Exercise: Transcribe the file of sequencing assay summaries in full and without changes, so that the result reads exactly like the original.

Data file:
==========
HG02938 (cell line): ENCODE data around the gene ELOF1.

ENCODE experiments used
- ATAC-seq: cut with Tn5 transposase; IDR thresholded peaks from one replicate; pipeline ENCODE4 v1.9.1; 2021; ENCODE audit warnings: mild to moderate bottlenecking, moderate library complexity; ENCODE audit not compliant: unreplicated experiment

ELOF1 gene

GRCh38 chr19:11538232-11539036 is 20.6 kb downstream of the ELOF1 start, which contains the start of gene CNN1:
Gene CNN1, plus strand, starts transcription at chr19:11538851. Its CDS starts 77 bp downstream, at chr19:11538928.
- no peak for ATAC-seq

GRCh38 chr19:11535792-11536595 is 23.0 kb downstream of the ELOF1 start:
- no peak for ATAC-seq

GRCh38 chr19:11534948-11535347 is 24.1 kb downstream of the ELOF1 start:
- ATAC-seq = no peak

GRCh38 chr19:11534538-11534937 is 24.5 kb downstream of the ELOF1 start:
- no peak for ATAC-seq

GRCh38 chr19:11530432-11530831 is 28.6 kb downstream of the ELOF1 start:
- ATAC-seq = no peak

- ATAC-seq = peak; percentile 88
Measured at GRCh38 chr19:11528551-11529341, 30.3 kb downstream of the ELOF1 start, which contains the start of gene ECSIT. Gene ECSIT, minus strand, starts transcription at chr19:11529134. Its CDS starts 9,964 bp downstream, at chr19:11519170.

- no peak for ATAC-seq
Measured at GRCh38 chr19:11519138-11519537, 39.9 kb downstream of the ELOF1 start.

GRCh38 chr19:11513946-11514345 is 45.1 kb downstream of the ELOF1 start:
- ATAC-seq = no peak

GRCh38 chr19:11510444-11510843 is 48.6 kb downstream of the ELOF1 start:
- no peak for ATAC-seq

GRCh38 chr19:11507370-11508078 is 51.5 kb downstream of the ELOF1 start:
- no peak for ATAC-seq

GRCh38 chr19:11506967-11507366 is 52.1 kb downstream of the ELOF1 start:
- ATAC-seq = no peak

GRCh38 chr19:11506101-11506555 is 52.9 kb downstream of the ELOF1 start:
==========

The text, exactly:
HG02938 (cell line): ENCODE data around the gene ELOF1.

ENCODE experiments used
- ATAC-seq: cut with Tn5 transposase; IDR thresholded peaks from one replicate; pipeline ENCODE4 v1.9.1; 2021; ENCODE audit warnings: mild to moderate bottlenecking, moderate library complexity; ENCODE audit not compliant: unreplicated experiment

ELOF1 gene

GRCh38 chr19:11538232-11539036 is 20.6 kb downstream of the ELOF1 start, which contains the start of gene CNN1:
Gene CNN1, plus strand, starts transcription at chr19:11538851. Its CDS starts 77 bp downstream, at chr19:11538928.
- no peak for ATAC-seq

GRCh38 chr19:11535792-11536595 is 23.0 kb downstream of the ELOF1 start:
- no peak for ATAC-seq

GRCh38 chr19:11534948-11535347 is 24.1 kb downstream of the ELOF1 start:
- ATAC-seq = no peak

GRCh38 chr19:11534538-11534937 is 24.5 kb downstream of the ELOF1 start:
- no peak for ATAC-seq

GRCh38 chr19:11530432-11530831 is 28.6 kb downstream of the ELOF1 start:
- ATAC-seq = no peak

- ATAC-seq = peak; percentile 88
Measured at GRCh38 chr19:11528551-11529341, 30.3 kb downstream of the ELOF1 start, which contains the start of gene ECSIT. Gene ECSIT, minus strand, starts transcription at chr19:11529134. Its CDS starts 9,964 bp downstream, at chr19:11519170.

- no peak for ATAC-seq
Measured at GRCh38 chr19:11519138-11519537, 39.9 kb downstream of the ELOF1 start.

GRCh38 chr19:11513946-11514345 is 45.1 kb downstream of the ELOF1 start:
- ATAC-seq = no peak

GRCh38 chr19:11510444-11510843 is 48.6 kb downstream of the ELOF1 start:
- no peak for ATAC-seq

GRCh38 chr19:11507370-11508078 is 51.5 kb downstream of the ELOF1 start:
- no peak for ATAC-seq

GRCh38 chr19:11506967-11507366 is 52.1 kb downstream of the ELOF1 start:
- ATAC-seq = no peak

GRCh38 chr19:11506101-11506555 is 52.9 kb downstream of the ELOF1 start: